The price tag being mentioned for the area also suggests there is some R&D costs gone into developing it, given that there isn't much actual track to warrant the price tag.
I'm still thinking there will be something they are keeping secret about it, and rotating seats seems the most likely for this type of coaster.

Thats exactly what I predicted for Swarm when the plans showed something so small and lacklustre. I was wrong, but would be very happy if it was right this time.

It would have to be arrow/s&s controlled type spinning though, the track doesn't do enough to let free spinning achieve anything. If it was that why wouldn't you just go with the proven and cheaper existing manufacturer technology though?

So my expectation is the ride is as basic as it appears.
 

dazza4783

TS Member
If this has rotating seats then the outcome is:

1) The ride becomes FAR more interesting to us

2) The ride becomes FAR less interesting to Chessington target audience.
Not necessarily, rotating seats could mean the inversion isn't actually an inversion. Going upside down is what might put some off wanting to ride.
 

Skyscraper

TS Member
Favourite Ride
Nemesis
But then again though if they wanted a ride to be interesting to their target audience then you’d have thought they wouldn’t have made it a 1.4m ride.

Interestingly enough though, Fenix at Toverland is a 1.32m ride. That would have been ideal here given the family nature of the park.
Remember that all B&M wing coasters have the same train style. It's interesting that some are less than 1.4, as I always thought they were universally 1.4. Does anyone know what the manufacturer-stated minimum height restriction is?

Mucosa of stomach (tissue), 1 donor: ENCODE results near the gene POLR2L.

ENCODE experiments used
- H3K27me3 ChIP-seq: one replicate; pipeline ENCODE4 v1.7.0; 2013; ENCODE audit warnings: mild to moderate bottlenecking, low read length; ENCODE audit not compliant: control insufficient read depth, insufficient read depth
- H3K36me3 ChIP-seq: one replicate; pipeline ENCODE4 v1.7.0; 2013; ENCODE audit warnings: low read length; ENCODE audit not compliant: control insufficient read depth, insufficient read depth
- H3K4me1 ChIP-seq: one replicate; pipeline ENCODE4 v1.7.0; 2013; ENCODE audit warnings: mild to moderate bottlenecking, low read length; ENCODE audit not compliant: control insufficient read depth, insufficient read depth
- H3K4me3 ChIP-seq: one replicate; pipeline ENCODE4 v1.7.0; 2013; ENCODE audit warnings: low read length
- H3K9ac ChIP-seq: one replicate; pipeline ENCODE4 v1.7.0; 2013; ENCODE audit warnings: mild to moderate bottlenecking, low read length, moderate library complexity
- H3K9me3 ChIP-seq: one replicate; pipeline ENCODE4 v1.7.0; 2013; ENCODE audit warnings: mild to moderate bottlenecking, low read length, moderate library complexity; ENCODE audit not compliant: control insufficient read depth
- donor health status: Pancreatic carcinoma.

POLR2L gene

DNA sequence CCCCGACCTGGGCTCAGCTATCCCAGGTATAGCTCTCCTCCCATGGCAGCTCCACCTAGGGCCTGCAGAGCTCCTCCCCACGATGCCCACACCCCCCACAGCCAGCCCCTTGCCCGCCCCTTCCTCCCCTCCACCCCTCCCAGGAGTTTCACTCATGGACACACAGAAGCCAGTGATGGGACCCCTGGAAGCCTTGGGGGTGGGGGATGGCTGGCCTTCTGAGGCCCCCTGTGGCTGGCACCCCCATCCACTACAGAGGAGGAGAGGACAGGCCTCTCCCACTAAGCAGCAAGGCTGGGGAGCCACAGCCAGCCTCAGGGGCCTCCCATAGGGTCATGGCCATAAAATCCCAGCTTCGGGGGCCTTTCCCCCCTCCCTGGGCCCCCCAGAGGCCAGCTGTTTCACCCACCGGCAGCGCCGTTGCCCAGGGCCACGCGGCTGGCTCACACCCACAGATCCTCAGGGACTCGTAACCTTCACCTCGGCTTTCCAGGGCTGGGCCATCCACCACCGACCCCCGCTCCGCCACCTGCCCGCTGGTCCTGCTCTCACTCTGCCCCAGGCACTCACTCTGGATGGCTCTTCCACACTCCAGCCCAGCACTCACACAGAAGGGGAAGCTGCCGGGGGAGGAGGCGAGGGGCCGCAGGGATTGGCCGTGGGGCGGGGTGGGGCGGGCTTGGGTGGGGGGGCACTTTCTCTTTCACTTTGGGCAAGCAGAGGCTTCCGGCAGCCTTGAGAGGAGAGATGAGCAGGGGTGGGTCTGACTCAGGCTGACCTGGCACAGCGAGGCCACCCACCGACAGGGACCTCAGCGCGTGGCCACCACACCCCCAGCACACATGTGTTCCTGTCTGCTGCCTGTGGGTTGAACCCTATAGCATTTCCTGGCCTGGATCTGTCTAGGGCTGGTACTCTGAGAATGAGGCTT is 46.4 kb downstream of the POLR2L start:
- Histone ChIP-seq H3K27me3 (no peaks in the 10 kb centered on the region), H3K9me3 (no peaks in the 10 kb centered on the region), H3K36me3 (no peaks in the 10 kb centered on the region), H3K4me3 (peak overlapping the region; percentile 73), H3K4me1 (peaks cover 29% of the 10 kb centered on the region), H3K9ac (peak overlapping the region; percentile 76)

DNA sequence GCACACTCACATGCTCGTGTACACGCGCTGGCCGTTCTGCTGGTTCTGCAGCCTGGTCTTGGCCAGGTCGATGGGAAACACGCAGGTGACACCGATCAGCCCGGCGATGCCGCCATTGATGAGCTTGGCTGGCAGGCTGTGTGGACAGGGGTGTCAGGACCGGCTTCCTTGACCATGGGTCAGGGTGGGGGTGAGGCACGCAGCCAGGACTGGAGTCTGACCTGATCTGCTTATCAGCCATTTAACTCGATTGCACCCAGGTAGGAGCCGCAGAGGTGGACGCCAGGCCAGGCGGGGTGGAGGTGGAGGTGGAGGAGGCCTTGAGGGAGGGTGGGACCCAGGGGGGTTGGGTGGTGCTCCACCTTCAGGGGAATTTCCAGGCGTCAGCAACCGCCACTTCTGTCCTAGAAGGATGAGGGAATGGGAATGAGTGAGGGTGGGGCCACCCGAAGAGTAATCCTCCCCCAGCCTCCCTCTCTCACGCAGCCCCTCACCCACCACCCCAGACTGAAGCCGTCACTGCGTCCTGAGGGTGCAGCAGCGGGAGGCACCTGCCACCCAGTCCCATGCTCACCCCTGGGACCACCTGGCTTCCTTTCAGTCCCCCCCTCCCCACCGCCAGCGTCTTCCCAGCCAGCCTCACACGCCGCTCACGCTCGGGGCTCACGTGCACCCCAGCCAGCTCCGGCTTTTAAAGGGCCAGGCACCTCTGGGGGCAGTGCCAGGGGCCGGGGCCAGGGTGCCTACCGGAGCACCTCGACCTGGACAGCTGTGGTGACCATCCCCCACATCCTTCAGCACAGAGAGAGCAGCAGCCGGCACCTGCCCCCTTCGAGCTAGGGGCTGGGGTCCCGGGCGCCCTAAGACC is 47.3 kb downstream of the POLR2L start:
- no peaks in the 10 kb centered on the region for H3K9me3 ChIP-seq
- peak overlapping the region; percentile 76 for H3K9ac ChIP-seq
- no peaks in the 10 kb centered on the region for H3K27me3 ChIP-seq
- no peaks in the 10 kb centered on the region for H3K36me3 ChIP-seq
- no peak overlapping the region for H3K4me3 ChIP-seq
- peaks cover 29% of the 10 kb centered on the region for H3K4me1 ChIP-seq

kydog1299

TS Member
Is a 1.4 ride such a bad thing? I’d imagine they’ve done their marketing research to suggest that the park lacks attractions for the older families, and this is the ride to bridge that gap.

If you start to go down a very small, niche, sub-set of customers to target, you begin to alienate a large proportion of other potential leads who might do business with you.

Fairly smart business-led decision in my eyes. You’re opening up to potentially a new cluster of customers who might not have given Chessington a second look-in, whilst satisfying the requests of families seeking attractions for their older kids (and when I talk older, I mean the 10-13 ball park, where Thorpe might not be totally relevant to them just yet, and Towers is arguably too far away from Chessington’s main catchment area).

I think it’s a risk, for sure. But if the data, feedback and the figures point towards needing a 1.4m ride, I’m sure the marketing department have it fully thought out.
 

Skyscraper

TS Member
Favourite Ride
Nemesis
Is a 1.4 ride such a bad thing? I’d imagine they’ve done their marketing research to suggest that the park lacks attractions for the older families, and this is the ride to bridge that gap.

If you start to go down a very small, niche, sub-set of customers to target, you begin to alienate a large proportion of other potential leads who might do business with you.

Fairly smart business-led decision in my eyes. You’re opening up to potentially a new cluster of customers who might not have given Chessington a second look-in, whilst satisfying the requests of families seeking attractions for their older kids (and when I talk older, I mean the 10-13 ball park, where Thorpe might not be totally relevant to them just yet, and Towers is arguably too far away from Chessington’s main catchment area).

I think it’s a risk, for sure. But if the data, feedback and the figures point towards needing a 1.4m ride, I’m sure the marketing department have it fully thought out.
Doesn't help that they removed a 1.4 a while back (Rameses Revenge).
 

kydog1299

TS Member
Doesn't help that they removed a 1.4 a while back (Rameses Revenge).

Probably doesn’t, no. But feedback is ever-evolving, long-term strategies and visions change. They may not have anticipated adding in a 1.4 again 4+years ago, but business needs are constantly changing.